Dec 3 2012
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National Influenza Vaccination Week: It's Not Too Late

The proportion of flu-related doctor visits has reached a nine-year high for this time of year, according to the Centers for Disease Control and Prevention, as reported by USA TODAY. Correct anyone who tells you it’s too late to get a flu shot, though. The Centers for Disease Control and Prevention intentionally schedules National Influenza Vaccination Week in December as a reminder to get the shot for the many millions of Americans who still haven’t.

 “Flu season typically peaks in February and can last as late as May,” says Dr. Anne Schuchat, Assistant Surgeon General of the U.S. Public Health Service and Director of CDC’s National Center for Immunization and Respiratory Diseases. “We are encouraging people who have not yet been vaccinated to get vaccinated now.”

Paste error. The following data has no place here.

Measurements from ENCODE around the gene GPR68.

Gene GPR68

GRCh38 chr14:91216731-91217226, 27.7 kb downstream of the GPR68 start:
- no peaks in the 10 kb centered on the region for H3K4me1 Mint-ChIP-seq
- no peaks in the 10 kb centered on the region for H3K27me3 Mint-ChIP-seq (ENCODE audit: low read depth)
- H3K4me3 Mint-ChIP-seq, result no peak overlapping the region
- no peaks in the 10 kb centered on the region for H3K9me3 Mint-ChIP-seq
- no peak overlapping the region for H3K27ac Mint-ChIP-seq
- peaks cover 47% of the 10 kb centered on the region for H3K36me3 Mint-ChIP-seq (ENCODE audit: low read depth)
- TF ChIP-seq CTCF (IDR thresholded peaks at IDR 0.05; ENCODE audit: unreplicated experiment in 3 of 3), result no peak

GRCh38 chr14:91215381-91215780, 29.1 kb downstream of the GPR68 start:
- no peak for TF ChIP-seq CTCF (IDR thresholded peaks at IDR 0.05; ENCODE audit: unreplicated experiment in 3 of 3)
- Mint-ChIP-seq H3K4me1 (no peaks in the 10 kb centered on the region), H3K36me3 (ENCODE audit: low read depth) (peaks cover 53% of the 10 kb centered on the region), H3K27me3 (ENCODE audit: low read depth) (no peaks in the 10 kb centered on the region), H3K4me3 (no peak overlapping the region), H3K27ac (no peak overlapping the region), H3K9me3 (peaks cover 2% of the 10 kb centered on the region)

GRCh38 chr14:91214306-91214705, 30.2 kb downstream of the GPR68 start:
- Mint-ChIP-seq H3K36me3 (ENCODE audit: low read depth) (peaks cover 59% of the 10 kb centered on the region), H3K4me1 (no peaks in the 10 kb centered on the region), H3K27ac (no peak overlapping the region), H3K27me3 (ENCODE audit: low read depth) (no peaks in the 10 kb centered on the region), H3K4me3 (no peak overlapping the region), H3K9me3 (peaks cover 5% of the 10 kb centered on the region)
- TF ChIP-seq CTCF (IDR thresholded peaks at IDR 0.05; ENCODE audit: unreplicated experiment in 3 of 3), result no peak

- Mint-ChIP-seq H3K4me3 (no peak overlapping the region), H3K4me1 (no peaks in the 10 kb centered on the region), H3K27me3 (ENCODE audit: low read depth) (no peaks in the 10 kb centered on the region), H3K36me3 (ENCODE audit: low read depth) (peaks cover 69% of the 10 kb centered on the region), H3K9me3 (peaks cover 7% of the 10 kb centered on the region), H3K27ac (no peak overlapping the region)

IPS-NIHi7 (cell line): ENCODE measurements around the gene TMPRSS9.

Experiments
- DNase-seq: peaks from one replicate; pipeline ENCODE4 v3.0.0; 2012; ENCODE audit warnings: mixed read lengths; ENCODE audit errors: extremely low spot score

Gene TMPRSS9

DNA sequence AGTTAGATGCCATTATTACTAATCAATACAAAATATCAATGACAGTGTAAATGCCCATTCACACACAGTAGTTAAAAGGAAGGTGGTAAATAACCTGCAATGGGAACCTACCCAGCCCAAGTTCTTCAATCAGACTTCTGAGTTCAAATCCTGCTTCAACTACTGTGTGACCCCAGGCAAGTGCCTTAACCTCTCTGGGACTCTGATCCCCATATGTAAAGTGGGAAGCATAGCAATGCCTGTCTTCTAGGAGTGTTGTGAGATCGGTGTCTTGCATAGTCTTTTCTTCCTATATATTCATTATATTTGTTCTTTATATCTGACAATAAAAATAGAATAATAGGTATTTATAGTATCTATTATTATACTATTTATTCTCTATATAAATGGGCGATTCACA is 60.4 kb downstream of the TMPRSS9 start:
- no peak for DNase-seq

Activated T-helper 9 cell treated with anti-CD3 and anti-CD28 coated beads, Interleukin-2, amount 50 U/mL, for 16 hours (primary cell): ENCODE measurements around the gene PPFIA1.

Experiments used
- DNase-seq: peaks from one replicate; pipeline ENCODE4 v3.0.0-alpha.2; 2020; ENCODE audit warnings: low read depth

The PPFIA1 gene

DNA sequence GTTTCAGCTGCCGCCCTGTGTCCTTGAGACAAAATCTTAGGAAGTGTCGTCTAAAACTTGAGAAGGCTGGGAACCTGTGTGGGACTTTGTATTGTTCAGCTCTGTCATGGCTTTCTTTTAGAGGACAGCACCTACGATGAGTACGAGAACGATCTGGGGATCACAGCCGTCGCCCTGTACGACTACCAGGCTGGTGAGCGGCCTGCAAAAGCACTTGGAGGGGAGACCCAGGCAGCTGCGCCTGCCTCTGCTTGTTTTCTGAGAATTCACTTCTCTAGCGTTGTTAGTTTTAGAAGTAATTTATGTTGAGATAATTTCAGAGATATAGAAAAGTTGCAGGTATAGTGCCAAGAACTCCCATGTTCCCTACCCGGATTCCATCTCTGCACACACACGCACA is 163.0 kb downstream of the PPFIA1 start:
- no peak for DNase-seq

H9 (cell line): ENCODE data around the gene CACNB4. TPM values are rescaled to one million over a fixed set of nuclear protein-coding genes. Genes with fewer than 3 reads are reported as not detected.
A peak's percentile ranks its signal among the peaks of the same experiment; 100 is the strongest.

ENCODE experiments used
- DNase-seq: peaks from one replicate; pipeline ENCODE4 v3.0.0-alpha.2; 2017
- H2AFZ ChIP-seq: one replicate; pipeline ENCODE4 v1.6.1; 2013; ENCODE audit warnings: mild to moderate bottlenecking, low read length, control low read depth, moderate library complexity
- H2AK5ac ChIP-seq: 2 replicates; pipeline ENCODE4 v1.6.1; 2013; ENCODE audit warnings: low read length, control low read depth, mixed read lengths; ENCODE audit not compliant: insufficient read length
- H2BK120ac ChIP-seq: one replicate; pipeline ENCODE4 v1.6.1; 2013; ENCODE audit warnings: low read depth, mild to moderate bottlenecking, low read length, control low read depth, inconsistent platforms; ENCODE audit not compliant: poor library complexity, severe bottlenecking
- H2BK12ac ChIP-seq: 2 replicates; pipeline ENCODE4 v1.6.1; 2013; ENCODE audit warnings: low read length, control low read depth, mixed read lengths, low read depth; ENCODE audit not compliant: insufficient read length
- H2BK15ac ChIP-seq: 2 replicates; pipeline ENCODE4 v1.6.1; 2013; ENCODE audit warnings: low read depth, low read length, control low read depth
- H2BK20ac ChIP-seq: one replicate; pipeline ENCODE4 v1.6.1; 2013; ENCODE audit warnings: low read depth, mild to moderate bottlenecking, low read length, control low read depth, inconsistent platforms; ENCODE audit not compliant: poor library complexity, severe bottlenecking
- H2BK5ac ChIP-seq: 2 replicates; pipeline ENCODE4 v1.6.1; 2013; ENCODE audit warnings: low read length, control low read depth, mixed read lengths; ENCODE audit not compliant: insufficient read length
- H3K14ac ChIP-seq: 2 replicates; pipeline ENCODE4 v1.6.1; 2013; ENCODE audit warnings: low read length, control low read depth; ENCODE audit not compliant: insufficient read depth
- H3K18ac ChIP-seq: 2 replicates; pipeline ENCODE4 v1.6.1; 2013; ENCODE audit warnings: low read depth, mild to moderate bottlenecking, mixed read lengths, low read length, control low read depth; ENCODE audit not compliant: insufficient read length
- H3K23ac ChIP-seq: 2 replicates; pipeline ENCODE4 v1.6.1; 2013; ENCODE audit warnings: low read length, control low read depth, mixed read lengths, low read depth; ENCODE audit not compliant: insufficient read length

December holiday gatherings are optimal opportunities to spread the flu, and since it takes up to two weeks for full immunity to take effect, this week is a good time to roll up your sleeve if you’re still shot-less.

Flu shots come in several varieties. Children who never had a flu shot need two doses the first year they get the vaccine. There’s a nasal spray for adults 18-49 and a higher dose version for people 65 and older. Learn more from the CDC about different versions of the flu shot and what might be best for you and your family.  

Tags: Centers for Disease Control and Prevention, Flu, Infectious disease, Infectious diseases, Public Health , Public health, Vaccines